“Kahn used to say you talk to a brick and it talks back to you. I would like to extend that by saying that I talk to nature and nature talks back to me,” says Doshi. “And nature is silent… it does not need to shout to create a sense of activity.”
On a visit to a brick kiln, the sight of a woman carrying bricks on her head while descending to a tin-roof shed with four columns left such a lasting impression on Doshi’s mind that he designed his residence around four columns.
The most important of Doshi’s work has been in low-cost housing, his interest in which can be traced back to his childhood. Once, Doshi recalls, a woman came to his grandfather, a carpenter, and narrated an incident of domestic abuse by his alcoholic husband. Doshi and his friends visited the lady’s house in a slum and found that it had no furniture at all.
“Later at school we were asked to write an essay on our life’s ambition and I wrote on how I would design cheapest furniture for the poor. Years later, when I started working on housing projects, I asked myself why I was doing it. And I made the connection to my childhood incident. Everyone has some haunting in life where deep inside you feel connected to something,” he says.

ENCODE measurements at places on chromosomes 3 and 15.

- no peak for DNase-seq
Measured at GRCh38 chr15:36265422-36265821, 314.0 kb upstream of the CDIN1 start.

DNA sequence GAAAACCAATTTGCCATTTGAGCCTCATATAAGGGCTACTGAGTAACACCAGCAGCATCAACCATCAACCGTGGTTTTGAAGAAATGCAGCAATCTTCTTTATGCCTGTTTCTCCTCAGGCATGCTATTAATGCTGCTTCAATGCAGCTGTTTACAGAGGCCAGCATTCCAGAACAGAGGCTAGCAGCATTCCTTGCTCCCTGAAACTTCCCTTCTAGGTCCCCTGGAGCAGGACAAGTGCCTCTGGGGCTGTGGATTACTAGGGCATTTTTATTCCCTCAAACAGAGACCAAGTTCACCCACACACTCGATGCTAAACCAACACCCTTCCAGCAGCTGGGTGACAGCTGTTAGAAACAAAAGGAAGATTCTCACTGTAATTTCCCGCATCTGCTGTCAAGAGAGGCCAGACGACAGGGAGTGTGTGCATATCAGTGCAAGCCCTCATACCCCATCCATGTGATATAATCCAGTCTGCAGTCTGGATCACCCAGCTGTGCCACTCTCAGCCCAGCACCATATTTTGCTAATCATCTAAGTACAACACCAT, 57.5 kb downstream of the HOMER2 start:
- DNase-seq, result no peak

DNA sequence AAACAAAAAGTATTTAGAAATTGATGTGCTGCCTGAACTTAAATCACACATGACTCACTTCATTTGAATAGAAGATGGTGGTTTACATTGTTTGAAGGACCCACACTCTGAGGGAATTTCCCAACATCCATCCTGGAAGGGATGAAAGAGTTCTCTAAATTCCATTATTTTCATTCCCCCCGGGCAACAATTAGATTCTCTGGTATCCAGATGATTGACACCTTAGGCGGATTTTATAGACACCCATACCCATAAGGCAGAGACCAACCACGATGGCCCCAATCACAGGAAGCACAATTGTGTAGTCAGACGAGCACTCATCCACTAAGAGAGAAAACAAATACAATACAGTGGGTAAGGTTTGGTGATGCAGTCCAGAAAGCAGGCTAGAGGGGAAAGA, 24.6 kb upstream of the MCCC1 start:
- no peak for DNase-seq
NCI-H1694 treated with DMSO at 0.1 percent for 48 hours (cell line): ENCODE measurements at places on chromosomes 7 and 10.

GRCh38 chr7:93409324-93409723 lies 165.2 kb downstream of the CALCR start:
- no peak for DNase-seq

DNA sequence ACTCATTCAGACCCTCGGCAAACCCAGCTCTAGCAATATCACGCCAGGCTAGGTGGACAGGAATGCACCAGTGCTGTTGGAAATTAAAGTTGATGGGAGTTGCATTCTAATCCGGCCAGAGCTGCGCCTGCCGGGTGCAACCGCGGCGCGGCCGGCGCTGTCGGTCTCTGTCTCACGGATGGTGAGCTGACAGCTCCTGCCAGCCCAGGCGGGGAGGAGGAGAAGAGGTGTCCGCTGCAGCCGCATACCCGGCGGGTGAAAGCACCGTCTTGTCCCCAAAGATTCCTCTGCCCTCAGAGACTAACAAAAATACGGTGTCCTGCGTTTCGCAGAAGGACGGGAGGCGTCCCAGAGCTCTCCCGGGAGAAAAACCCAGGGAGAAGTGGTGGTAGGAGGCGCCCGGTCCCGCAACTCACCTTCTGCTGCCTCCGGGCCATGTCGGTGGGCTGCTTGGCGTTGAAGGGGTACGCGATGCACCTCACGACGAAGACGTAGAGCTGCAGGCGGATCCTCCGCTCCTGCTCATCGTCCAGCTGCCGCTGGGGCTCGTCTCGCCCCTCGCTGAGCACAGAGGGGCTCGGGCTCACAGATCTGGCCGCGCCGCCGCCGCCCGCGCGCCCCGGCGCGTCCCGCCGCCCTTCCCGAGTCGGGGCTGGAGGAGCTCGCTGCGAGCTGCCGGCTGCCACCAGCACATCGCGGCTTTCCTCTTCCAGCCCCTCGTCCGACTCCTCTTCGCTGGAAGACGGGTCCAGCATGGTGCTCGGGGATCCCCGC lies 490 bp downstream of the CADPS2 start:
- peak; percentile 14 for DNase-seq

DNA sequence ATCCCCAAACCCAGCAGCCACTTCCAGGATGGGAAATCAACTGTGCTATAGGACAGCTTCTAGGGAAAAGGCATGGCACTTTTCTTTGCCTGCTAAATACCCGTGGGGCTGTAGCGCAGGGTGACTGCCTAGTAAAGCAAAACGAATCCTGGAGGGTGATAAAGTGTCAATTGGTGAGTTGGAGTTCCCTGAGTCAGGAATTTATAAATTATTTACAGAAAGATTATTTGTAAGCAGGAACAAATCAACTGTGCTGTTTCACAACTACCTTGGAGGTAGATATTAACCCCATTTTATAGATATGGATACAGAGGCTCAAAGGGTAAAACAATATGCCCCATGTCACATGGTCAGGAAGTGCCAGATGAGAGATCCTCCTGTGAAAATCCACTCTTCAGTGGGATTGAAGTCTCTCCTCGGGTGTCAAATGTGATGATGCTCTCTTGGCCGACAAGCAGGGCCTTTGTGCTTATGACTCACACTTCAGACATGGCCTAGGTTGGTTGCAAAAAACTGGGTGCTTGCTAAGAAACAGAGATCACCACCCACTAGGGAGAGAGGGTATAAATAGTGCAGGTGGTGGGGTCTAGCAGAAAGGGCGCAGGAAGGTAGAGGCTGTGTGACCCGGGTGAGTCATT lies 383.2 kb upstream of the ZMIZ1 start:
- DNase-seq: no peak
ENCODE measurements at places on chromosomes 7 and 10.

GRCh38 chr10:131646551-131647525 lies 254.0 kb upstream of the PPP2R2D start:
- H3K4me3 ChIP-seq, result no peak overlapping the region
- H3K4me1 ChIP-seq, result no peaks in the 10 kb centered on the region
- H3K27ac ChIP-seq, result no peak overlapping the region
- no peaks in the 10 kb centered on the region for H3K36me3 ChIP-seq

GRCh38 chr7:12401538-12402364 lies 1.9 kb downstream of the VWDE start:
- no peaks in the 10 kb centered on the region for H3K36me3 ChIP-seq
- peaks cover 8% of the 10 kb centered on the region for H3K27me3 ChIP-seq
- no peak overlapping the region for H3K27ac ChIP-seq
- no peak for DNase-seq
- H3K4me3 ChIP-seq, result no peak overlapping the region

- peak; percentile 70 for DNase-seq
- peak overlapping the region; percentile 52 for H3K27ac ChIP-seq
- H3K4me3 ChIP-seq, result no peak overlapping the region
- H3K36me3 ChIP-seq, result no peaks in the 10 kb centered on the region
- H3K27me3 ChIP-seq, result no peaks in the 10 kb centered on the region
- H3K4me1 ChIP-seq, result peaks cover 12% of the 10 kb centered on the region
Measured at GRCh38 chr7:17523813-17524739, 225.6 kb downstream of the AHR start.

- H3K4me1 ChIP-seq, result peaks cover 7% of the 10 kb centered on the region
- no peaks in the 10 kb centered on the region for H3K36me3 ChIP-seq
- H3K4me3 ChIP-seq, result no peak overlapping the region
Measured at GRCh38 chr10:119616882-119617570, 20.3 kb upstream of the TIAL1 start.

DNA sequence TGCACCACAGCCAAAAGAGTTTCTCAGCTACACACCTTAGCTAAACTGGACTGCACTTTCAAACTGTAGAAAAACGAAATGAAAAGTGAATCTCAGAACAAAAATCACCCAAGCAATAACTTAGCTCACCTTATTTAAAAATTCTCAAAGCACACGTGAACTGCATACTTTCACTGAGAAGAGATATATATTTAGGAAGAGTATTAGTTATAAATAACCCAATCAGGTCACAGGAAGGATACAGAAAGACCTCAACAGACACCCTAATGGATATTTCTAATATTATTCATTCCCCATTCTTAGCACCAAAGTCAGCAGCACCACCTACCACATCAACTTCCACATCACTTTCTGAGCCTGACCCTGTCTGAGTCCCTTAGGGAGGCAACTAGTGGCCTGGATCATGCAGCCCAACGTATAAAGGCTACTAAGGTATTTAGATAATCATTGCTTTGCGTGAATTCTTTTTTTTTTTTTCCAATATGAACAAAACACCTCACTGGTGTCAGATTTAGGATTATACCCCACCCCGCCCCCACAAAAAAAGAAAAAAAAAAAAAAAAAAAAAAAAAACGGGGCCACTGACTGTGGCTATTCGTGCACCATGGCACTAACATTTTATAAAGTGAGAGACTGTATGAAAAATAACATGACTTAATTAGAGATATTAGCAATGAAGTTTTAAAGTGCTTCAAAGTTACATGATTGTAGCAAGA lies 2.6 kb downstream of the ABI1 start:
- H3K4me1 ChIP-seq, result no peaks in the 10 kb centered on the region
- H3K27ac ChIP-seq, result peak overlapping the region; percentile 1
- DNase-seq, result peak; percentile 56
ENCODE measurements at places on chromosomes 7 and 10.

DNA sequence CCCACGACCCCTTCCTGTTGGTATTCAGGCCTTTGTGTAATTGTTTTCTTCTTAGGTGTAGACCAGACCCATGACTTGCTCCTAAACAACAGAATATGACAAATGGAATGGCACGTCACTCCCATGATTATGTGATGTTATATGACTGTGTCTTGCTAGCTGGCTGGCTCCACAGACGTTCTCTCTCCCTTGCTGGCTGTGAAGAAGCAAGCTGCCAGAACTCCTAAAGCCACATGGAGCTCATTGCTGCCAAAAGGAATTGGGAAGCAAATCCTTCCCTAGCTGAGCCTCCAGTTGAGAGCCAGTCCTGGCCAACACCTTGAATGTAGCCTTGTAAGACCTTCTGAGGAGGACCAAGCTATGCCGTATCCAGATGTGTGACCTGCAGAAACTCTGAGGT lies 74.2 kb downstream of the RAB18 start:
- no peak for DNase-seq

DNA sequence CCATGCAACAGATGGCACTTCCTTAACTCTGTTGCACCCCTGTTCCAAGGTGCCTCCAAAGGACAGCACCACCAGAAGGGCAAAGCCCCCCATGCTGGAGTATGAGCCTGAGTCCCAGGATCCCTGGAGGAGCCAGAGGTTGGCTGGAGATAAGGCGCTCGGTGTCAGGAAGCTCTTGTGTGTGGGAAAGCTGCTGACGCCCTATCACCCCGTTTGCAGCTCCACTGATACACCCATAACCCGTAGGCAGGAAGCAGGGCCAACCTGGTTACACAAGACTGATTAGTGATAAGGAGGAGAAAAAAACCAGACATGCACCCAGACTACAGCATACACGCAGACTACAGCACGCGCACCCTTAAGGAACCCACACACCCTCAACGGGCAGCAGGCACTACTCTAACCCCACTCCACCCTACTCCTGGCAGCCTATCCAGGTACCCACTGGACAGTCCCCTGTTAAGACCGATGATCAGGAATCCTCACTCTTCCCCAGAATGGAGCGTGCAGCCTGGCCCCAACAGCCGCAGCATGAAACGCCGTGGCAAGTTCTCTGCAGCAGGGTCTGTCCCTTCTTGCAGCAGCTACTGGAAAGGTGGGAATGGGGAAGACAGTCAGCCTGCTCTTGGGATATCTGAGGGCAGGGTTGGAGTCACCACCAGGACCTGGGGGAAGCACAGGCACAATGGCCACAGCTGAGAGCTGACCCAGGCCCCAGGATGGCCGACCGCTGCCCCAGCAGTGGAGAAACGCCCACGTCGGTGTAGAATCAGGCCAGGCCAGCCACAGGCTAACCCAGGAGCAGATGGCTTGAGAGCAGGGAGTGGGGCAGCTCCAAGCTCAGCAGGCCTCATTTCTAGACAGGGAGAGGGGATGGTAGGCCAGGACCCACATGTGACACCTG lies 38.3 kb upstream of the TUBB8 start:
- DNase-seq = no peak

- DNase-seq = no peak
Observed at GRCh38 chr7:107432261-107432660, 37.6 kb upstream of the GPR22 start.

An LIC housing project in Ahmedabad that Doshi has built gives a sense of community living in the middle of the hustle bustle and high-rise buildings in a posh area of the city.
He has over 100 projects to his credit, including the famous Hussain-Doshi Gufa (now called Ahmedabad-ni-Gufa), IIM Bangalore, the CEPT University campus, Shreyas School, Bharat Diamond Bourse, the National Institute of Fashion Technology in New Delhi and the Physical Research Laboratory.
“Doshi is a role model for all architects today. Although his works are never about fanciful, glitzy or glamorous designs, he has helped shape the thinking of many generations. His buildings are not only about ‘awe’ but are about the ‘aura’ they create for times to come. What is also unique about his career is that apart from building buildings, he has also built institutions and schools and has contributed immensely his engagement with the academic world. His contribution to research is also very noteworthy,” said architect Yatin Pandya, founder director of Footprints E.A.R.T.H. He has worked for over two decades with Doshi at Vastu Shilpa Foundation, researching environmental design.